Microsurgery is a treatment for brain aneurysms that is performed under a high magnification operating microscope and neuro-endoscope, a tubular instrument with a built-in video camera.
Microsurgical treatment consists of a craniotomy, which involves the removal of the skull base bone to expose the aneurysm. Once the aneurysm is exposed, nonmagnetic titanium clips are used to treat the aneurysm.
Another microsurgical approach is to perform brain artery bypass to exclude the aneurysm from circulation.
Microsurgery involves a team of neuro-anesthesiologists and neurophysiologists who monitor the brain during the procedure. Brain monitoring is conducted using Doppler and angiographic scans that ensure the adequacy of aneurysm clipping and to confirm that adjacent branch arteries remain open and unblocked.
The initial treatment of the aneurysm by endovascular coiling [link to treatment article] or clipping is only a part of the management needed to optimize recovery for patients with subarachnoid hemorrhage.
The patient’s problems often include brain injury from the initial hemorrhage, vasospasm of the brain arteries, hydrocephalus, hyponatremia (low sodium concentration in the blood) and other medical complications. The patients are monitored and treated for several days in the intensive care unit by a team of nurses, physicians and other health care professionals.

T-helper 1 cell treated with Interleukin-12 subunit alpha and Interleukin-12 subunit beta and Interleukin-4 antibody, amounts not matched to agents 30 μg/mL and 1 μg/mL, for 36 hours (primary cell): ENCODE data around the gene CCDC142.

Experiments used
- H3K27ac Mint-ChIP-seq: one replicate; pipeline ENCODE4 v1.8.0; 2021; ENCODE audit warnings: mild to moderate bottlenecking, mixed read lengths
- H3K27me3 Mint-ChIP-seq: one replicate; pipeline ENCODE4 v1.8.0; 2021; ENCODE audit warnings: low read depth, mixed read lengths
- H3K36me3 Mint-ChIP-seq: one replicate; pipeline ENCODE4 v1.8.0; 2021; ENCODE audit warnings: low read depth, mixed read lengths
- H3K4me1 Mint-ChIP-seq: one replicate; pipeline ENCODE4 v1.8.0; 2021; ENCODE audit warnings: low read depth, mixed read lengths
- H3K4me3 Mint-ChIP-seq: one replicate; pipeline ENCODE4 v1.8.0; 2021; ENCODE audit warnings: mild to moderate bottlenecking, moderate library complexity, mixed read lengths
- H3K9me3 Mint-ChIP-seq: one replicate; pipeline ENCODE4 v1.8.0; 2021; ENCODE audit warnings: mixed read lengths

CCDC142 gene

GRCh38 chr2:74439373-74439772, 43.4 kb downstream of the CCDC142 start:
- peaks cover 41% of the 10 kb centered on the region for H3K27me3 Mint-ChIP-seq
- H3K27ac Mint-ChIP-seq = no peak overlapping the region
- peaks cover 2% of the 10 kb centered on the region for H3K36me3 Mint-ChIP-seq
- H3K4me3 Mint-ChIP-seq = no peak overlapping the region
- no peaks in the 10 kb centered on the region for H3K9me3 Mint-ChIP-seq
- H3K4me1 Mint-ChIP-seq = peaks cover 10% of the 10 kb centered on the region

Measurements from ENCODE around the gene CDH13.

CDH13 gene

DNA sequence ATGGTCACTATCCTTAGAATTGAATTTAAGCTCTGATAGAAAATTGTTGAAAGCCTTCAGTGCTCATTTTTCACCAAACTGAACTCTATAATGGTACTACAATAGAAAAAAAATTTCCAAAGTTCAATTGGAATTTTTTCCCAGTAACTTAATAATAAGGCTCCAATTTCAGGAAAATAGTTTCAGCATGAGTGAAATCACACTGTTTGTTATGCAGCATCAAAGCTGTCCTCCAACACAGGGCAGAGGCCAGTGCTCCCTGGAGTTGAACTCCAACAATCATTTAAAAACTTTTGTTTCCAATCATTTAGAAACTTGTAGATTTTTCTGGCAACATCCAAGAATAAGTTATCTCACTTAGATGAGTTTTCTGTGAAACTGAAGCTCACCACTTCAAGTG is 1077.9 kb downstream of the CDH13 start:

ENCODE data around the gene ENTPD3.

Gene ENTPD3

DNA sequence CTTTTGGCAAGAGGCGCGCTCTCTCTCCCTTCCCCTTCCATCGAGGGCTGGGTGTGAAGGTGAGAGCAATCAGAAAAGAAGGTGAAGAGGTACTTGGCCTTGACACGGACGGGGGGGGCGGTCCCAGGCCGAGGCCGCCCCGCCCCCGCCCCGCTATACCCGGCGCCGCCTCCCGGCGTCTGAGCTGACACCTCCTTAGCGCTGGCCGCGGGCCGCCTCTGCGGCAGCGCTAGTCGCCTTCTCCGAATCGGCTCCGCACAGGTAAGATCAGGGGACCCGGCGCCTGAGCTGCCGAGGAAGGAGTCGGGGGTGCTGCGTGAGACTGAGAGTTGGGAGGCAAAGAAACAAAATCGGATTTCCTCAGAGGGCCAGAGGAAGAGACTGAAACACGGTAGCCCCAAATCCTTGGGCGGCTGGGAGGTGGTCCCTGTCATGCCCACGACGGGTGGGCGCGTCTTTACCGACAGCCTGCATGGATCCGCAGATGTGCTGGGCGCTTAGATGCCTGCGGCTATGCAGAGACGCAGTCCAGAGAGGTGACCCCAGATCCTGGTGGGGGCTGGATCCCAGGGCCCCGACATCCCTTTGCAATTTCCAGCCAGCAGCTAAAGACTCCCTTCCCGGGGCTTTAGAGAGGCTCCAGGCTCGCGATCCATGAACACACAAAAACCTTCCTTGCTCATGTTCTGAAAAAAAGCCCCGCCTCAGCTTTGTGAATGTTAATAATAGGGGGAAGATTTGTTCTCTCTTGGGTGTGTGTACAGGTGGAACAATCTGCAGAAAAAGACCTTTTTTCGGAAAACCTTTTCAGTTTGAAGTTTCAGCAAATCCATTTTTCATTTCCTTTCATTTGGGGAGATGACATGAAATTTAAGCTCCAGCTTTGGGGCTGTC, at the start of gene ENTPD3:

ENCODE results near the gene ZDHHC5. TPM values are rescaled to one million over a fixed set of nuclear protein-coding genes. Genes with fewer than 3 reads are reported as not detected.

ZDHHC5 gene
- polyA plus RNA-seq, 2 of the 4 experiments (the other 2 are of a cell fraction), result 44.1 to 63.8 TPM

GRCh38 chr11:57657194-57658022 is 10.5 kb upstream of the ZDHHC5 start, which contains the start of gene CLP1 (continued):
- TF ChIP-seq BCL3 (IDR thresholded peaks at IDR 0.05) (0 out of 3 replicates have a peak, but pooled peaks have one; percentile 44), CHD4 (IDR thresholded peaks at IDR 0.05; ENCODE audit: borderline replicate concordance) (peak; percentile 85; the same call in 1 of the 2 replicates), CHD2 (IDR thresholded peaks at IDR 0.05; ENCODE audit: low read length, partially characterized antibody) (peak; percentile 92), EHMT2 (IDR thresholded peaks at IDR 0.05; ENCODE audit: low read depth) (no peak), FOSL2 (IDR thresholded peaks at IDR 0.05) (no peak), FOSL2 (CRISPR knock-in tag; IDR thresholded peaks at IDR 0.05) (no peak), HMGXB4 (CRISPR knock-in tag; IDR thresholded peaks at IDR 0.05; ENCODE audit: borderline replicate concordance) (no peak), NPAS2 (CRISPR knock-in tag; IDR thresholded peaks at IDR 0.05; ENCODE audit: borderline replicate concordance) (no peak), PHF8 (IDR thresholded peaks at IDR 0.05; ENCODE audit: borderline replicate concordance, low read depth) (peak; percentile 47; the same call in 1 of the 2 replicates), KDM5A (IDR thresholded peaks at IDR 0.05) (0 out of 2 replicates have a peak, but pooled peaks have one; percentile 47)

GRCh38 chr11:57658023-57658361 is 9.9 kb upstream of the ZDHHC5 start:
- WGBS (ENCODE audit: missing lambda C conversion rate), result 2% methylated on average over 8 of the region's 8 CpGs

In addition to monitoring cardiac, cerebrovascular and neurological parameters, patients are also evaluated by transcranial Doppler and single photon emission computed tomography (SPECT) scanning for the occurrence of vasospasm, the sudden constriction of a blood vessel that causes a reduction in blood flow.
When present and clinically relevant, patients are treated medically with hypertensive, hypervolemic, hemodilutional (HHH) therapy and frequently by endovascular angioplasty.
Patients with subarachnoid hemorrhage caused by aneurysms often require neurological and psychological rehabilitation to enable them to become independent and return to their former activities.
The aneurysm management team assists the patients in achieving their maximum recovery potential. Sometimes, the recognition of persisting hydrocephalus and treatment by a ventriculo-peritoneal shunt may improve the patient’s functional recovery dramatically. In other instances, adjusting the patient’s medications or finding the right rehabilitation facilities may make a great difference in recovery.